- Category: Public health
- Areas of potential impact: Patient health outcomes, population health outcomes, health disparities, health care costs
Horizon scanning is a systematic process that serves as an early warning system to inform decision makers about possible future opportunities and threats. Health care horizon scanning identifies technologies, innovations, and trends with potential to cause future shifts or disruptions—positive or negative—in areas such as access to care, care delivery processes, care setting, costs of care, current treatment models or paradigms, health disparities, health care infrastructure, public health, and patient health outcomes.
The PCORI Health Care Horizon Scanning System (HCHSS) conducts horizon scanning to better inform its patient-centered outcomes research investments. Initially, PCORI defined the HCHSS project scope to focus on interventions with high potential for disruption in the United States in 5 priority areas: Alzheimer’s disease and other dementias, cancer, cardiovascular diseases, mental and behavioral health conditions, and rare diseases. In addition, the system captures high-level disruptive trends across all clinical areas, which may lead PCORI to expand the project scope to include other priority areas in the future.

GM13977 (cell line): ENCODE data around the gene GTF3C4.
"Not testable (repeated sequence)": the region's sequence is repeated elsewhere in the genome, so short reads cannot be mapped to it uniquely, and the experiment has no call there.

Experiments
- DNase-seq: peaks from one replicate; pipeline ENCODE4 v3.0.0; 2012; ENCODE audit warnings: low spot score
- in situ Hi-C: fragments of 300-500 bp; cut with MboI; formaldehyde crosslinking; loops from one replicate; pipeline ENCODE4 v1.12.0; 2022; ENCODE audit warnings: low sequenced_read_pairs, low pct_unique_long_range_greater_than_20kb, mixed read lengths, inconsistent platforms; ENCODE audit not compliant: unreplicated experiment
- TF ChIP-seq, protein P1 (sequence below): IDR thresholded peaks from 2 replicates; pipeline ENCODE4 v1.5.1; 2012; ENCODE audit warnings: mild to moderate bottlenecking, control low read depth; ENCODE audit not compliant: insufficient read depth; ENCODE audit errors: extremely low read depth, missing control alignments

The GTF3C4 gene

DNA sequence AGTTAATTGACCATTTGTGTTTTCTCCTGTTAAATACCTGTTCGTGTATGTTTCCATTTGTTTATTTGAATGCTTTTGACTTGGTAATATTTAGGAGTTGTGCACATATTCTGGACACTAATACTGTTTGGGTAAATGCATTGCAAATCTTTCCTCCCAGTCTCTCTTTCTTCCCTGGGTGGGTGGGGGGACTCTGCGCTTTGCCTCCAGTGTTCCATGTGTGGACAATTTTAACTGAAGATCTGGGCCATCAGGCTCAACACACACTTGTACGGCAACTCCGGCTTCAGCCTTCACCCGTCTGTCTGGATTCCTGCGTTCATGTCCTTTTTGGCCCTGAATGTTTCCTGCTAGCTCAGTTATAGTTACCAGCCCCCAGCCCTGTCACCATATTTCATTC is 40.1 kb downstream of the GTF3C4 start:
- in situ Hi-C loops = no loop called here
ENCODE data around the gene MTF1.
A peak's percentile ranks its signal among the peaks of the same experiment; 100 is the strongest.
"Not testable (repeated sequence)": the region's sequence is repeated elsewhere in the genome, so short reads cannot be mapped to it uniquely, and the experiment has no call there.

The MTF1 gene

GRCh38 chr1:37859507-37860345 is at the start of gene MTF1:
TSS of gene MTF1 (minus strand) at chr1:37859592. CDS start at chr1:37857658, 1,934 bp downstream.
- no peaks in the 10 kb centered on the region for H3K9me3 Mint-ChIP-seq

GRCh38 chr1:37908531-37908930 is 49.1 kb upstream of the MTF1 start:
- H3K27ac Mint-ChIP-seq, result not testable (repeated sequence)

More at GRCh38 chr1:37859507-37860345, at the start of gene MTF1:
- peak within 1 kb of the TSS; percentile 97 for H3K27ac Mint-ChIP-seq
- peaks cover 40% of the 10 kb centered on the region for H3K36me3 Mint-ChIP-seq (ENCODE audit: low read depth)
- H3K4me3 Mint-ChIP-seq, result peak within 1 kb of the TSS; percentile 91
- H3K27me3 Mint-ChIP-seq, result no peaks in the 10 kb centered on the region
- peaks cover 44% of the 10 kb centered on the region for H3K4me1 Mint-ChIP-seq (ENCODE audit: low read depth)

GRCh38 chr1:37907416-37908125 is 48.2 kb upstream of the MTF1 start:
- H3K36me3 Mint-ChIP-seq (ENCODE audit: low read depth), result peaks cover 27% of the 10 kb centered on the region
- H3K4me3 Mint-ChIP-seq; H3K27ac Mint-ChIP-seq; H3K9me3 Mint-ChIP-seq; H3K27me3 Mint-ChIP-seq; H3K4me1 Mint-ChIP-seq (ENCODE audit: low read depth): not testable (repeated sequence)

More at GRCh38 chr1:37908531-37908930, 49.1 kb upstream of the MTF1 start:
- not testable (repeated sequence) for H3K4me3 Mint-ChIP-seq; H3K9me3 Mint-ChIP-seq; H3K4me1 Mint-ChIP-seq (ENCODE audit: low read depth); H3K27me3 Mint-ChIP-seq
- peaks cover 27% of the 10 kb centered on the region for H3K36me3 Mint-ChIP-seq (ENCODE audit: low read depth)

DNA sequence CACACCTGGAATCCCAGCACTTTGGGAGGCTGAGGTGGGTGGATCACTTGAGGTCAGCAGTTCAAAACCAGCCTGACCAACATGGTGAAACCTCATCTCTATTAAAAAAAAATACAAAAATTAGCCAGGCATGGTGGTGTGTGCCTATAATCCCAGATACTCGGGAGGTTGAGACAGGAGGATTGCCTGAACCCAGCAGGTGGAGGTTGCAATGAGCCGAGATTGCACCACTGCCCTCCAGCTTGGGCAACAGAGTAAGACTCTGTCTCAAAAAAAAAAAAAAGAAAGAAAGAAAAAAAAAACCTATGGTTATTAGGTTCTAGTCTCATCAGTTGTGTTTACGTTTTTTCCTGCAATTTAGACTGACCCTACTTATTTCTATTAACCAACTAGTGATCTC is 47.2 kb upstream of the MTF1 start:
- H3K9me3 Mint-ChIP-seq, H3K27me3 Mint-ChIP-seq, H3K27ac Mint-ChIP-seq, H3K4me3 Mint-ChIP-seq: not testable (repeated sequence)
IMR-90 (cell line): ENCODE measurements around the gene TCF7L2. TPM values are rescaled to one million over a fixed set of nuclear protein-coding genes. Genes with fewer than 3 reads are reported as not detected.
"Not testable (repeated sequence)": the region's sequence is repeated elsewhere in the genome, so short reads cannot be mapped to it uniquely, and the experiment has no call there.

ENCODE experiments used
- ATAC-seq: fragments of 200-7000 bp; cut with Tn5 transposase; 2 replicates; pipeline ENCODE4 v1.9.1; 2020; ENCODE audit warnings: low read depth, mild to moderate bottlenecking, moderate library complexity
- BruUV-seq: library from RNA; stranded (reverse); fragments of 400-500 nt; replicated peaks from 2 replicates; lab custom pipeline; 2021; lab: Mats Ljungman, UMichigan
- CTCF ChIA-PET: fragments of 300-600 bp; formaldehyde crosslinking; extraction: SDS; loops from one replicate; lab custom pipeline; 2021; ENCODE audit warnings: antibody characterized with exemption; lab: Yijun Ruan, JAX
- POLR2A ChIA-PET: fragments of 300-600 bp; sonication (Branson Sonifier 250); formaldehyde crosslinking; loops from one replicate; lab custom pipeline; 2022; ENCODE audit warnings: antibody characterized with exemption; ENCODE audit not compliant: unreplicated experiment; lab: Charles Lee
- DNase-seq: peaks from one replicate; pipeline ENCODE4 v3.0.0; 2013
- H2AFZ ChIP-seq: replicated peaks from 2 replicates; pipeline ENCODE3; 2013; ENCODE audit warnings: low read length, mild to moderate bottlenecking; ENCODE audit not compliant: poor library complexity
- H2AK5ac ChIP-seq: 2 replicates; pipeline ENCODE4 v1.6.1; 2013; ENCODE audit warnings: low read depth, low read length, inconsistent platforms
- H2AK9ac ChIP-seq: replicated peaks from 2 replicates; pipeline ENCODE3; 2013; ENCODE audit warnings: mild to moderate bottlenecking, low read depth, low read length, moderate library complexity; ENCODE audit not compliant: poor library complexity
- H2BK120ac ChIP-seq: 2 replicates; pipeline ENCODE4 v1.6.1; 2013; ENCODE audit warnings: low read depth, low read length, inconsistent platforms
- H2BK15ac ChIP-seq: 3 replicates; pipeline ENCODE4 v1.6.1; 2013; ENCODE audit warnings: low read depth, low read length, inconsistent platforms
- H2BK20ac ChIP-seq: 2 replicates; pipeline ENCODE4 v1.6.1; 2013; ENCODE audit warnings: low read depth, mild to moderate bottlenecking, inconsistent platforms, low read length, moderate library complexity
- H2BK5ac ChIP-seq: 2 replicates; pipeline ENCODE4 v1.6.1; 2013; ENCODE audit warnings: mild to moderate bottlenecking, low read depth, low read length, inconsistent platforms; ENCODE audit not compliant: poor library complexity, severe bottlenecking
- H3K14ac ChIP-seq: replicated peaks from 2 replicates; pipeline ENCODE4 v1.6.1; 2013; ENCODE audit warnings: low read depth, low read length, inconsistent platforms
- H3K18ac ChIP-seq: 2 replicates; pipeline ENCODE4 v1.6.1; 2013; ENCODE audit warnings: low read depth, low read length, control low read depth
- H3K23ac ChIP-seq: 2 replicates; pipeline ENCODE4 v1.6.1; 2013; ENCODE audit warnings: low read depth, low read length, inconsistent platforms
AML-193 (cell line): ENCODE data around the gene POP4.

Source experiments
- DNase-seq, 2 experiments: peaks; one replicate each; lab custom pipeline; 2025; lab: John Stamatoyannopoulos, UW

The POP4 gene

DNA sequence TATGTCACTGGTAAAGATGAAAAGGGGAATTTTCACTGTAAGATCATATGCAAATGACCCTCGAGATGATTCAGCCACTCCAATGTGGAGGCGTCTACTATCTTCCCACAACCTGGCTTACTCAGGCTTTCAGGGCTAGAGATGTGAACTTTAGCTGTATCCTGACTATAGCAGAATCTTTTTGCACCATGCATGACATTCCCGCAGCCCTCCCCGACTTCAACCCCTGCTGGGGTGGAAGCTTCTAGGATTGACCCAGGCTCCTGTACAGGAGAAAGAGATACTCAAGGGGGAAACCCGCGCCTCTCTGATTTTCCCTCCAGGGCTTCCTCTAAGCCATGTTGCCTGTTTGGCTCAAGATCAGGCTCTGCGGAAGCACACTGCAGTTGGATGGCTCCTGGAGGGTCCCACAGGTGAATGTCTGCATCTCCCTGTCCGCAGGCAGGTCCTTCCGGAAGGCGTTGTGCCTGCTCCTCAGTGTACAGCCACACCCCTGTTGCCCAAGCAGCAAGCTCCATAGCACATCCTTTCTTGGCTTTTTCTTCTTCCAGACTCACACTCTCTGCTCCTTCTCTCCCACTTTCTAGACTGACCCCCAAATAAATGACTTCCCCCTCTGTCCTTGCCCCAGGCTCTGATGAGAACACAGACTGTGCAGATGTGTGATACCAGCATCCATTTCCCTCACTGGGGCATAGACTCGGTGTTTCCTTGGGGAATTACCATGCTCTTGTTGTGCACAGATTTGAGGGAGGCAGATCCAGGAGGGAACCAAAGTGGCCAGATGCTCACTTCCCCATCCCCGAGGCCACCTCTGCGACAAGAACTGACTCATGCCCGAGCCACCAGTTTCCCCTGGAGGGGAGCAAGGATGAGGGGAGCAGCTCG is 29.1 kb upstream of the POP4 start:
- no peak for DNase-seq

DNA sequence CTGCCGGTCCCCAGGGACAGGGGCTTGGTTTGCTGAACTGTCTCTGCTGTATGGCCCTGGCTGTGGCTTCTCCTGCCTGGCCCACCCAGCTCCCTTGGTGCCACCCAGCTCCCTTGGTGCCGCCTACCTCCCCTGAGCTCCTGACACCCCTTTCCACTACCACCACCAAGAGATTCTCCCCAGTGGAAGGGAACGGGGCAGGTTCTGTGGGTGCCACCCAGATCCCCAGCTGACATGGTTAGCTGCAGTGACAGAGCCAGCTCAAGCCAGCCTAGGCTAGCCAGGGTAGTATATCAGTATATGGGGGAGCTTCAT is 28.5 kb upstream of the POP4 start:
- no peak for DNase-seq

In early 2020, the COVID-19 pandemic created a fast-moving, widespread public health crisis. In May 2020, PCORI expanded its HCHSS to elucidate the landscape of potentially impactful applications for COVID-19. The HCHSS COVID-19 supplement scans for, identifies, monitors, and reports on emerging and available COVID-19-related treatments, diagnostics, preventive measures, management strategies, and systems changes with potential for high impact to patient outcomes—for individuals and populations—in the United States in the next 12 months.
The HCHSS COVID-19 supplement produces 3 main outputs: